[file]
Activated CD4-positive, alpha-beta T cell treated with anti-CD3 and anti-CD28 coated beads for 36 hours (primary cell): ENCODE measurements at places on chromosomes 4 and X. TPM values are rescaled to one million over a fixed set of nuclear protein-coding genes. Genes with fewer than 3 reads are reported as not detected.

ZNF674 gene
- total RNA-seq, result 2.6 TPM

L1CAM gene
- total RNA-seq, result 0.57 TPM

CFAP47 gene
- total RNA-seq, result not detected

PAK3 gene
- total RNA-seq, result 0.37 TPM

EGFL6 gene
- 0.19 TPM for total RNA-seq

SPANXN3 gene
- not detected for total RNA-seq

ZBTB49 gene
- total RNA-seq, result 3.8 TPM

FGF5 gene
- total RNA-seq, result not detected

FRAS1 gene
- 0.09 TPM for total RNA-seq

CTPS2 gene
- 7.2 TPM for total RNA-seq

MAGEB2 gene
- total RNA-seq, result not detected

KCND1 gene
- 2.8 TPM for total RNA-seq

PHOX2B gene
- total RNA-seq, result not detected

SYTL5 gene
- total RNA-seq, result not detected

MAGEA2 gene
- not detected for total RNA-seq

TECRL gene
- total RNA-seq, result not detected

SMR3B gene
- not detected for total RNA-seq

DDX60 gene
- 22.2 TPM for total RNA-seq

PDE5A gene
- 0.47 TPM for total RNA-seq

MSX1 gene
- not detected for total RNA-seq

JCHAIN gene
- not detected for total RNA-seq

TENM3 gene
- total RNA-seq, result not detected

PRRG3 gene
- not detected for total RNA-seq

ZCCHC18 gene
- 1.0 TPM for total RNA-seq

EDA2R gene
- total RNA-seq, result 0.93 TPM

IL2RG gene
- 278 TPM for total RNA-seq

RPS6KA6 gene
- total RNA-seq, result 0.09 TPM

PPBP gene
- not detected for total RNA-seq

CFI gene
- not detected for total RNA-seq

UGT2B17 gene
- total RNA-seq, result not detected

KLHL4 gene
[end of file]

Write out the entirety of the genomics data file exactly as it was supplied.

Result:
Activated CD4-positive, alpha-beta T cell treated with anti-CD3 and anti-CD28 coated beads for 36 hours (primary cell): ENCODE measurements at places on chromosomes 4 and X. TPM values are rescaled to one million over a fixed set of nuclear protein-coding genes. Genes with fewer than 3 reads are reported as not detected.

ZNF674 gene
- total RNA-seq, result 2.6 TPM

L1CAM gene
- total RNA-seq, result 0.57 TPM

CFAP47 gene
- total RNA-seq, result not detected

PAK3 gene
- total RNA-seq, result 0.37 TPM

EGFL6 gene
- 0.19 TPM for total RNA-seq

SPANXN3 gene
- not detected for total RNA-seq

ZBTB49 gene
- total RNA-seq, result 3.8 TPM

FGF5 gene
- total RNA-seq, result not detected

FRAS1 gene
- 0.09 TPM for total RNA-seq

CTPS2 gene
- 7.2 TPM for total RNA-seq

MAGEB2 gene
- total RNA-seq, result not detected

KCND1 gene
- 2.8 TPM for total RNA-seq

PHOX2B gene
- total RNA-seq, result not detected

SYTL5 gene
- total RNA-seq, result not detected

MAGEA2 gene
- not detected for total RNA-seq

TECRL gene
- total RNA-seq, result not detected

SMR3B gene
- not detected for total RNA-seq

DDX60 gene
- 22.2 TPM for total RNA-seq

PDE5A gene
- 0.47 TPM for total RNA-seq

MSX1 gene
- not detected for total RNA-seq

JCHAIN gene
- not detected for total RNA-seq

TENM3 gene
- total RNA-seq, result not detected

PRRG3 gene
- not detected for total RNA-seq

ZCCHC18 gene
- 1.0 TPM for total RNA-seq

EDA2R gene
- total RNA-seq, result 0.93 TPM

IL2RG gene
- 278 TPM for total RNA-seq

RPS6KA6 gene
- total RNA-seq, result 0.09 TPM

PPBP gene
- not detected for total RNA-seq

CFI gene
- not detected for total RNA-seq

UGT2B17 gene
- total RNA-seq, result not detected

KLHL4 gene